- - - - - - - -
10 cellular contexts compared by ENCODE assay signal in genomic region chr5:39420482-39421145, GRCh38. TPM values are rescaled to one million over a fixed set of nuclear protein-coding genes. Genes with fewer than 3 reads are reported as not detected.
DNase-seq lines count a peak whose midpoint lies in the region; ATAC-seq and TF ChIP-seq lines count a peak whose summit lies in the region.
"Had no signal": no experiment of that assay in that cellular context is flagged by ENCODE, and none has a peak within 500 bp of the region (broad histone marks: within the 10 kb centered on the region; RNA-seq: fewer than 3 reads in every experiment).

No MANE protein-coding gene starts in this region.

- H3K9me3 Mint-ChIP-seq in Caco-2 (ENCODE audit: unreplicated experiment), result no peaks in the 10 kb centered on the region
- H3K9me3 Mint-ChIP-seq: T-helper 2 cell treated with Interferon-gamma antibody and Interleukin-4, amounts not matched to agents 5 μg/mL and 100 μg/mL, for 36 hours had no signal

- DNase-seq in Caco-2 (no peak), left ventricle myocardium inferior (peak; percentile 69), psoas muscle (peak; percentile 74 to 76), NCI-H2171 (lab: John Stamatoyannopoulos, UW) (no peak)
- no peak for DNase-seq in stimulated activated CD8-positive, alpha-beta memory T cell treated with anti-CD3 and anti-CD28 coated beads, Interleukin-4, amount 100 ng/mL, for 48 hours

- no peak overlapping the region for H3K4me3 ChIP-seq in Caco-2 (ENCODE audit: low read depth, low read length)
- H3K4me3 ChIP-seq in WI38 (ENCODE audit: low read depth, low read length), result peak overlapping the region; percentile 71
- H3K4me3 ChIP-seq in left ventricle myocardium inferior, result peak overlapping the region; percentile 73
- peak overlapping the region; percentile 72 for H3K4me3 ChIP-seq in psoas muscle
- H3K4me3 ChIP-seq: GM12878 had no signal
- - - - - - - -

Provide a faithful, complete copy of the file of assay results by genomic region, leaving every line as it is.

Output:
10 cellular contexts compared by ENCODE assay signal in genomic region chr5:39420482-39421145, GRCh38. TPM values are rescaled to one million over a fixed set of nuclear protein-coding genes. Genes with fewer than 3 reads are reported as not detected.
DNase-seq lines count a peak whose midpoint lies in the region; ATAC-seq and TF ChIP-seq lines count a peak whose summit lies in the region.
"Had no signal": no experiment of that assay in that cellular context is flagged by ENCODE, and none has a peak within 500 bp of the region (broad histone marks: within the 10 kb centered on the region; RNA-seq: fewer than 3 reads in every experiment).

No MANE protein-coding gene starts in this region.

- H3K9me3 Mint-ChIP-seq in Caco-2 (ENCODE audit: unreplicated experiment), result no peaks in the 10 kb centered on the region
- H3K9me3 Mint-ChIP-seq: T-helper 2 cell treated with Interferon-gamma antibody and Interleukin-4, amounts not matched to agents 5 μg/mL and 100 μg/mL, for 36 hours had no signal

- DNase-seq in Caco-2 (no peak), left ventricle myocardium inferior (peak; percentile 69), psoas muscle (peak; percentile 74 to 76), NCI-H2171 (lab: John Stamatoyannopoulos, UW) (no peak)
- no peak for DNase-seq in stimulated activated CD8-positive, alpha-beta memory T cell treated with anti-CD3 and anti-CD28 coated beads, Interleukin-4, amount 100 ng/mL, for 48 hours

- no peak overlapping the region for H3K4me3 ChIP-seq in Caco-2 (ENCODE audit: low read depth, low read length)
- H3K4me3 ChIP-seq in WI38 (ENCODE audit: low read depth, low read length), result peak overlapping the region; percentile 71
- H3K4me3 ChIP-seq in left ventricle myocardium inferior, result peak overlapping the region; percentile 73
- peak overlapping the region; percentile 72 for H3K4me3 ChIP-seq in psoas muscle
- H3K4me3 ChIP-seq: GM12878 had no signal